Jay Bookman

Opinion columnist and blogger with The Atlanta Journal-Constitution, specializing in foreign relations, environmental and technology-related issues

Opinion: We have seen this type before


It may have been 40 or 50 years ago, but we Americans have seen the likes of Donald Trump before.

We have seen men who are willing to stoke the furnaces of fear and hatred as a means to forge political power; we have seen those with little skill or competence other than a canny, amoral capacity to divide “us” from “them,” and to prey upon the weaknesses of others.

We have also seen where that path leads, and it is always, always and without exception downward.

We have seen such men work to create the impression of chaos and crisis, so they can then use that sense of crisis to claim that they and only they can restore calm, and only if they are given unchallenged power. We have seen them, under the guise of law and order, attack and undermine the system of law and order itself, trying to arrogate to themselves the authority to dictate what the law says, who it protects and who it condemns.


Courts and judges? Who needs courts and judges? Courts and judges are for weak countries, indecisive countries, countries not facing betrayal from within.

We do have safeguards against such men and such arguments. The Constitution guarantees due process for all, citizen or newcomer. Longstanding laws guarantee those fleeing persecution the right to seek amnesty and protection in our courts. But under Trump we are told that if courts and judges try to enforce those rights, they must be abolished in the cause of safety and security. He and his must be given a free hand, unrestrained.

And then there are the lies, always the lies. Big lies, enormous lies, lies so numerous and repetitive that for some they create an alternative reality.

In actual reality, there is no sudden influx of illegal immigrants across our borders.  In actual reality, enforcement on our nation’s borders had never been more strict even before the current administration took office.

In reality, immigrants, both legal and illegal, commit fewer crimes per capita than the native born. In the list of gangs operating here in the United States, MS-13 is an American creation with a very small and localized, if brutal, impact; it is not some existential threat from abroad. Immigration is a net economic boon and, with white fertility rates in this country falling below replacement levels for the first time in our history, an increasing necessity.  White immigration rates are falling as well, with Europeans increasingly losing interest in the United States as a destination.

All of that is real. This statement from Trump’s event last week highlighting victims of immigrant crime, is not real. It is not true; it isn’t close to being true:

"Sixty-three thousand Americans since 9/11 have been killed by illegal aliens,” he claimed. “This isn't a problem that's going away, it's getting bigger,. Sixty-three thousand and that number they say is very low because things aren't reported. 63,000, and you don't hear about that."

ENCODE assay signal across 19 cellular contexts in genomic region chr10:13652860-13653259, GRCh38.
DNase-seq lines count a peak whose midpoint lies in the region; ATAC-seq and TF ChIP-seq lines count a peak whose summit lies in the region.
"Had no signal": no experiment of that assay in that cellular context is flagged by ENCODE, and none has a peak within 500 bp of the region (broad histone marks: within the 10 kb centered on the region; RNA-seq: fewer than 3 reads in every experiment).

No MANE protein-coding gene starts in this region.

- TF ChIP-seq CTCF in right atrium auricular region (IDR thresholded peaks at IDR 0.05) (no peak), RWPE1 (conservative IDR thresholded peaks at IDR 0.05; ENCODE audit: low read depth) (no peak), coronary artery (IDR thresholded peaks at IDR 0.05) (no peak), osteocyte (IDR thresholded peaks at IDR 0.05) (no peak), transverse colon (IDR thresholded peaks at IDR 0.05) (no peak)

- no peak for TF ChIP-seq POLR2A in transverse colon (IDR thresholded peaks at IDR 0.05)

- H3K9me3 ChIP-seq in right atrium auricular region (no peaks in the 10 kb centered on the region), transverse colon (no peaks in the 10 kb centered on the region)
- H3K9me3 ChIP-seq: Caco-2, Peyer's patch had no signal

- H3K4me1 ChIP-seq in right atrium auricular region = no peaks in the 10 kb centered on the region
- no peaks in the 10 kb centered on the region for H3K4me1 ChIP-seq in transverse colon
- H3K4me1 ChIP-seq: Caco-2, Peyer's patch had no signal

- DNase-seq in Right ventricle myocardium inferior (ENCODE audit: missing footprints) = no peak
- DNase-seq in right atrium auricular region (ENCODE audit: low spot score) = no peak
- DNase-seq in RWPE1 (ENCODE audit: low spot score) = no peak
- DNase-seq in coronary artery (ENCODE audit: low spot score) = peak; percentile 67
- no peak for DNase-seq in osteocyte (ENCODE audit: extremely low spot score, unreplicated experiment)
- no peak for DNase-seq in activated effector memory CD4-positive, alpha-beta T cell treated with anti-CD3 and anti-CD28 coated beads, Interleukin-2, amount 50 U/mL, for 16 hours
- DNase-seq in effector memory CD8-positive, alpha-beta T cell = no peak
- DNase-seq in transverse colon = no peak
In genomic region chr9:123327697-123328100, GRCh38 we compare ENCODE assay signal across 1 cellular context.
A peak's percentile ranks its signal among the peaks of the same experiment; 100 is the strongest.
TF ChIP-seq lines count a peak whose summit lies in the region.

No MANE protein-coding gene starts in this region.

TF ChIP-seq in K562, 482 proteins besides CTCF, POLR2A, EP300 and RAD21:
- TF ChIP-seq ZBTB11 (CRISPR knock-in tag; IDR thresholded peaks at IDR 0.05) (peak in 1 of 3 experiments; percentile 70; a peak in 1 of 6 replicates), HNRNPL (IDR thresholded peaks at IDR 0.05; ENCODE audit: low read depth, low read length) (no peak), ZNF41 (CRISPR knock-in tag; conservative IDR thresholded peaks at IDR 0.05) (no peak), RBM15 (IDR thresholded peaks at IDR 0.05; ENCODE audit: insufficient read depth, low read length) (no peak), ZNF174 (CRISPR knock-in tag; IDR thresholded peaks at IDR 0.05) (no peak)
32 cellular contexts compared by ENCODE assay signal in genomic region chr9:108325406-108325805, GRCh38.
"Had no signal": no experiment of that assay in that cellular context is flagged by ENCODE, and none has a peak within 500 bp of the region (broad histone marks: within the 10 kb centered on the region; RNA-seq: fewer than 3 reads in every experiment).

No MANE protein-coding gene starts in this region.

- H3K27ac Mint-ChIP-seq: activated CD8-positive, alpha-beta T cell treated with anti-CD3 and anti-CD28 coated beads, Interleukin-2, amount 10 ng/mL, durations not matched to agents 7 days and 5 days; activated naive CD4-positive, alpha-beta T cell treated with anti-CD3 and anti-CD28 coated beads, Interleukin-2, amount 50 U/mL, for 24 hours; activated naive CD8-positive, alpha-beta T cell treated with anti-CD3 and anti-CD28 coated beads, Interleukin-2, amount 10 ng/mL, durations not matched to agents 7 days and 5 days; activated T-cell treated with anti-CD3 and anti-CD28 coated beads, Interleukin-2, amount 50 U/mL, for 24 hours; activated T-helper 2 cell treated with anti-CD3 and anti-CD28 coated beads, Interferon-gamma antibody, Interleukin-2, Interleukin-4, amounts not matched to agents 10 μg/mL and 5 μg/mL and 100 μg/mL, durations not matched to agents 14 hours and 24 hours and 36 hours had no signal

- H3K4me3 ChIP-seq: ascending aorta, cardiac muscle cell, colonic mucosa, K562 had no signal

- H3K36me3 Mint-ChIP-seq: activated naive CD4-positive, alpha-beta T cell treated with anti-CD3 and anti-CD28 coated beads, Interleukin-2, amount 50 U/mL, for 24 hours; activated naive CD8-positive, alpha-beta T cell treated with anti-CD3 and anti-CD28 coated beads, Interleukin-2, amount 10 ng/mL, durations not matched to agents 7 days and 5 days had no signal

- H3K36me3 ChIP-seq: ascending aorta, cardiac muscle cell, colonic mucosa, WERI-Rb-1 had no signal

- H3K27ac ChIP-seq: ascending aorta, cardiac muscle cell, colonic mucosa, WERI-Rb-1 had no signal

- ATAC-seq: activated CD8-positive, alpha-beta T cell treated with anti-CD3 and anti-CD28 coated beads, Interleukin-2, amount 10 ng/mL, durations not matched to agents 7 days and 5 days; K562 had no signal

Again, you don’t hear that number because it is not true. It is a wildly fantastic exaggeration, a number invented out of thin air to legitimize, justify and accelerate the very fear upon which Trump feeds. 

Trump’s attack on the lottery visa system, repeated in that Friday meeting at the White House, is equally nonsensical:

“We don’t want people in our country that don’t go through a process. We want people in our country based on merit,” Trump said. “Not based on a draw, where other countries put their absolute worst in a bin and they start drawing people. Do you think they’re going to put their good ones? They don’t put their good ones. They put their bad ones. And then, when they commit crimes, we’re so surprised.”

Every single point of that description is wrong. Countries have nothing to do or say about which of their citizens enter the lottery visa system; individuals nominate themselves. Those individuals aren’t the “their bad ones;” as a rule, they are highly motivated, hard-working and courageous enough to want to make a better life for in a foreign country. They also go through a rigorous vetting process by U.S. authorities, including interviews, assessing education and work experience, arrest and criminal records, and the ability to make a living.

Trump’s real problem with the lottery visa program is the entryway that it provides to those from non-white, European countries, allowing people from “shithole countries” to “infest” our nation, to use the presidential term.  He is motivated by racism and personal ambition, and increasingly makes little attempt to hide that fact. When this is all over, American history will judge our current president as among the worst of us, just as it has judged those who came before him.


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About the Author

Jay Bookman writes about government and politics, with an occasional foray into other aspects of life as time, space and opportunity allow.